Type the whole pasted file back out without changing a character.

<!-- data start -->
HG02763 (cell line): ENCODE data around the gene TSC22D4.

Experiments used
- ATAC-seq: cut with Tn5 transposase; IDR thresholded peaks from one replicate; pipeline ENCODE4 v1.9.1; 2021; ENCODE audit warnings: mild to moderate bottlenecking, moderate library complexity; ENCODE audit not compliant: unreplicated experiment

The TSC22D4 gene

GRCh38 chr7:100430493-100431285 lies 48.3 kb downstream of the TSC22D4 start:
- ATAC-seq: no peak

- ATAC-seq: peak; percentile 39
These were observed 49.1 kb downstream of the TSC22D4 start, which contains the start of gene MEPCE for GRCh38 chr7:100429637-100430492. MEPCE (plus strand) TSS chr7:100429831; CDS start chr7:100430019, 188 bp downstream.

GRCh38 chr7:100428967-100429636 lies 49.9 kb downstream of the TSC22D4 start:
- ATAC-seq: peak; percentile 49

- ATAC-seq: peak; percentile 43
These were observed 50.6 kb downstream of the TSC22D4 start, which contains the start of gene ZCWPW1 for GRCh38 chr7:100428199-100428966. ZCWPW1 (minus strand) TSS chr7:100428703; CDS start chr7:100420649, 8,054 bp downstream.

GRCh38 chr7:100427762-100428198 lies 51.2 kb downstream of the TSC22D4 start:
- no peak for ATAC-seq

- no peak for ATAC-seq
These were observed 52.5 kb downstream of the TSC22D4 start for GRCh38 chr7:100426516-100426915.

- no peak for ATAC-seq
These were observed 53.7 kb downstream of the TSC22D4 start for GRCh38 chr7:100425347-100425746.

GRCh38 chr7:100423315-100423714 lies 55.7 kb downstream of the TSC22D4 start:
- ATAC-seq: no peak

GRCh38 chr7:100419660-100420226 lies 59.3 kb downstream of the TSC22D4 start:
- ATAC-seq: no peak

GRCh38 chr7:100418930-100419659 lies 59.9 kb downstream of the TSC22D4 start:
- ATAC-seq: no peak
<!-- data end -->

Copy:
HG02763 (cell line): ENCODE data around the gene TSC22D4.

Experiments used
- ATAC-seq: cut with Tn5 transposase; IDR thresholded peaks from one replicate; pipeline ENCODE4 v1.9.1; 2021; ENCODE audit warnings: mild to moderate bottlenecking, moderate library complexity; ENCODE audit not compliant: unreplicated experiment

The TSC22D4 gene

GRCh38 chr7:100430493-100431285 lies 48.3 kb downstream of the TSC22D4 start:
- ATAC-seq: no peak

- ATAC-seq: peak; percentile 39
These were observed 49.1 kb downstream of the TSC22D4 start, which contains the start of gene MEPCE for GRCh38 chr7:100429637-100430492. MEPCE (plus strand) TSS chr7:100429831; CDS start chr7:100430019, 188 bp downstream.

GRCh38 chr7:100428967-100429636 lies 49.9 kb downstream of the TSC22D4 start:
- ATAC-seq: peak; percentile 49

- ATAC-seq: peak; percentile 43
These were observed 50.6 kb downstream of the TSC22D4 start, which contains the start of gene ZCWPW1 for GRCh38 chr7:100428199-100428966. ZCWPW1 (minus strand) TSS chr7:100428703; CDS start chr7:100420649, 8,054 bp downstream.

GRCh38 chr7:100427762-100428198 lies 51.2 kb downstream of the TSC22D4 start:
- no peak for ATAC-seq

- no peak for ATAC-seq
These were observed 52.5 kb downstream of the TSC22D4 start for GRCh38 chr7:100426516-100426915.

- no peak for ATAC-seq
These were observed 53.7 kb downstream of the TSC22D4 start for GRCh38 chr7:100425347-100425746.

GRCh38 chr7:100423315-100423714 lies 55.7 kb downstream of the TSC22D4 start:
- ATAC-seq: no peak

GRCh38 chr7:100419660-100420226 lies 59.3 kb downstream of the TSC22D4 start:
- ATAC-seq: no peak

GRCh38 chr7:100418930-100419659 lies 59.9 kb downstream of the TSC22D4 start:
- ATAC-seq: no peak